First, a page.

While moving in, Ellison discovers a mysterious collection of Super 8 film reels and a projector in a dusty box in the attic. Crime scene photos show that the box — marked “Home Movies” and containing reels dating from the 1960s to the '90s — wasn't there when the police came through.
When he watches the most recent movie, the writer is shocked that the reel features footage of the backyard murders. It doesn't reveal the killer, though, and Ellison soon — but not soon enough — realizes that each reel documents the horrific death of another family.
The down-on-his-luck writer is still so driven to score his next literary hit that he doesn't share his findings with the police. He eventually notices a bizarre masked figure and a strange symbol appear in each movie, and with the help of an eagerdeputy (James Ransone) and a long-distance professor (Vincent D'Onofrio), Ellison theorizes that a malevolent supernatural entity is behind the crimes.
But there's only so many times discerning film fans can watch a horror movie character make the same boneheaded mistakes before they stop caring whether the protagonist survives. And Derrickson definitely crosses that line.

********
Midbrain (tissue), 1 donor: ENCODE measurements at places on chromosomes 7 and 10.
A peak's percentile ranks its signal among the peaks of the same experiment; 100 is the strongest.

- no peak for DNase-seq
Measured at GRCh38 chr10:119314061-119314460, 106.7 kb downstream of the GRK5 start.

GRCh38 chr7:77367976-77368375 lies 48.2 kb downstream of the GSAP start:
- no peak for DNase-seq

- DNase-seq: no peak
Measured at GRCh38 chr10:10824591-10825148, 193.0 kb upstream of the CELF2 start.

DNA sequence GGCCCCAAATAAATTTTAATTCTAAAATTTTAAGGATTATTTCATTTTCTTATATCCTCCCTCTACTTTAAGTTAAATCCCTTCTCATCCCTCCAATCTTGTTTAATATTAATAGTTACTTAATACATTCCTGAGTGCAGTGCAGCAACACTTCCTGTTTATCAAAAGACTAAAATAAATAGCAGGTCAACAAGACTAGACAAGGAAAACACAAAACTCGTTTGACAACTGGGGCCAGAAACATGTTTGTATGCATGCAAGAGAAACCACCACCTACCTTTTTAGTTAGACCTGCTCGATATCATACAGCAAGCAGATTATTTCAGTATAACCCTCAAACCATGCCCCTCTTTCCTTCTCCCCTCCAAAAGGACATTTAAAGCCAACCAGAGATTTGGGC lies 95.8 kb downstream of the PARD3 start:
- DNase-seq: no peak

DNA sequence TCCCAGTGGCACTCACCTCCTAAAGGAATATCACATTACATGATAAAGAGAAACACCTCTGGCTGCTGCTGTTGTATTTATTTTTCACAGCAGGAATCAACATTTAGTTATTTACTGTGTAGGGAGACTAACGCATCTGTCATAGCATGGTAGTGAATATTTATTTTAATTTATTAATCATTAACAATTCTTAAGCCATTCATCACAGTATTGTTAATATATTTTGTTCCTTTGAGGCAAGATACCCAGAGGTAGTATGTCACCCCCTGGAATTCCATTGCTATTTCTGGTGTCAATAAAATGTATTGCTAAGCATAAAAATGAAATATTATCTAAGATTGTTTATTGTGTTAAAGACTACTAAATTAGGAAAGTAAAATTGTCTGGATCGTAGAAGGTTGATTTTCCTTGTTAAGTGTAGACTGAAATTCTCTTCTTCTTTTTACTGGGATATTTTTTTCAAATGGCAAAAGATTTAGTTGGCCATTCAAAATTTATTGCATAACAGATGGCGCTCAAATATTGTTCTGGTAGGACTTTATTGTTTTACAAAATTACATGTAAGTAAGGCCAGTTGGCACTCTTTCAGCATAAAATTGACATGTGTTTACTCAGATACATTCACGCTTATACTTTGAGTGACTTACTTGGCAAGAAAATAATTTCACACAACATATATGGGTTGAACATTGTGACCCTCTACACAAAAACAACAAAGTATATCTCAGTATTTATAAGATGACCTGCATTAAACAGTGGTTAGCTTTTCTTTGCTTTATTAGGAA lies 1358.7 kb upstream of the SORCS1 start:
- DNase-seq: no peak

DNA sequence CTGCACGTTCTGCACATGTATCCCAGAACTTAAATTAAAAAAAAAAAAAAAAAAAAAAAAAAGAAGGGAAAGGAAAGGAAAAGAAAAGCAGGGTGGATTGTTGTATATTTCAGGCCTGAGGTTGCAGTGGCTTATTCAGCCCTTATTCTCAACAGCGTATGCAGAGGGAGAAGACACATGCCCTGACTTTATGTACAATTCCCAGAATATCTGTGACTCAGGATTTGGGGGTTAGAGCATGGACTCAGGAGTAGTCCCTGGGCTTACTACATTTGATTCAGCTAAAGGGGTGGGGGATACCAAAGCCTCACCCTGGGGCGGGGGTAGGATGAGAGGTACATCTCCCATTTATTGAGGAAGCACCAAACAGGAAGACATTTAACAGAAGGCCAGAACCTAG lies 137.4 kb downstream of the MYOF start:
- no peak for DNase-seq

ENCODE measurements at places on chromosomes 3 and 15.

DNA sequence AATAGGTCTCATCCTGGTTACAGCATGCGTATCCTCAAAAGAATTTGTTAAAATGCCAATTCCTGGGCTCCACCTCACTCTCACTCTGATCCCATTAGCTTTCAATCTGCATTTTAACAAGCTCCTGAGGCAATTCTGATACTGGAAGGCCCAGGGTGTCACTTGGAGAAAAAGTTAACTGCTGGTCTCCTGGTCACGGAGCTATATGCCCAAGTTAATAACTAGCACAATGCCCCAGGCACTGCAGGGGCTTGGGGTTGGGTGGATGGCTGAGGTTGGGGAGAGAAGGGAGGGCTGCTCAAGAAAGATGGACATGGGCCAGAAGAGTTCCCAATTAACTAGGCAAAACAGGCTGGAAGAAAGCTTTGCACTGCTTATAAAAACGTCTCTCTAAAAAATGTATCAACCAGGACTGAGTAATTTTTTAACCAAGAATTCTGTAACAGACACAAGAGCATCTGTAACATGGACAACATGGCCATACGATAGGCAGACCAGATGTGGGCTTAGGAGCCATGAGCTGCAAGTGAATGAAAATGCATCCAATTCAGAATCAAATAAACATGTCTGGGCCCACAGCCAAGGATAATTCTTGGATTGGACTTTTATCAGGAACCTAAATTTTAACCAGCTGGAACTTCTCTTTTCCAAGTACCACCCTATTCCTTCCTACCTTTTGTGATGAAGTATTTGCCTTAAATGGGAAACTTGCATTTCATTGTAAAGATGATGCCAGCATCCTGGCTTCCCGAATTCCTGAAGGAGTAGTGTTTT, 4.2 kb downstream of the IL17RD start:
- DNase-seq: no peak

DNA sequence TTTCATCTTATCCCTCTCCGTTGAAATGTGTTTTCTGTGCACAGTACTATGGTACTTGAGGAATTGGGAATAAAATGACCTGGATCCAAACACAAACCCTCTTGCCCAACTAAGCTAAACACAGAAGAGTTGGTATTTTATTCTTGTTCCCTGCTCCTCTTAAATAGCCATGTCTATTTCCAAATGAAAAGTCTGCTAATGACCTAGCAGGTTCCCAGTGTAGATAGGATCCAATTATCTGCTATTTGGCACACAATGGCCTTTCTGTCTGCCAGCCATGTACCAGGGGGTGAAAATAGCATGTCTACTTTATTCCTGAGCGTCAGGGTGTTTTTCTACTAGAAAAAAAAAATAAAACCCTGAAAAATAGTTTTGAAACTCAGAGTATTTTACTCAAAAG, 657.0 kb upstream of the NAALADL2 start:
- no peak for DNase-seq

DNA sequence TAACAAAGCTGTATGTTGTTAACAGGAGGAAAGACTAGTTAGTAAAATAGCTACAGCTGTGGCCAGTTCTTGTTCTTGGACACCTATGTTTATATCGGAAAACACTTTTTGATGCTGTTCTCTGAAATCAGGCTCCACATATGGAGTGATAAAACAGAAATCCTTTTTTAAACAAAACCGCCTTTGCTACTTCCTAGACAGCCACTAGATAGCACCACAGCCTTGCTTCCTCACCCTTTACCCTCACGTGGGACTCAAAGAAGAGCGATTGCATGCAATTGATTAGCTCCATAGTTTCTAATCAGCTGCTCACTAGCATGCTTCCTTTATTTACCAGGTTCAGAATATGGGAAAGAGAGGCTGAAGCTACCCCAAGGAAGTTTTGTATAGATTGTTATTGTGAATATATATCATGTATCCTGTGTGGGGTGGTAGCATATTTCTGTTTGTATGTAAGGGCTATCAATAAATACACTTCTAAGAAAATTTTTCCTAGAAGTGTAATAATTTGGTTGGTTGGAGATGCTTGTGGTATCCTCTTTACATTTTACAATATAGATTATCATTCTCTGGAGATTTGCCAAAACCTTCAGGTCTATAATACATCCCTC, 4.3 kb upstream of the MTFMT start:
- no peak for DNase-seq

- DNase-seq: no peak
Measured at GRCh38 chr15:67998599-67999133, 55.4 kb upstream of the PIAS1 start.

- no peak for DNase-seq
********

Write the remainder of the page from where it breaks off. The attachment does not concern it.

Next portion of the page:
Hawke manages, just barely, to sell that his character is so ambitious he'll ignore that a killer has managed to get inside his family's new home at least once to deliver a box of old movies. But no actor is good enough to realistically portray a writer who was smart enough to solve a cold case but also happens to be too idiotic to turn on the light switch before investigating bumps in the night.
It's a shame that a story as chilling as “Sinister” should induce eye-rolls instead of sheer scares.
— Brandy McDonnell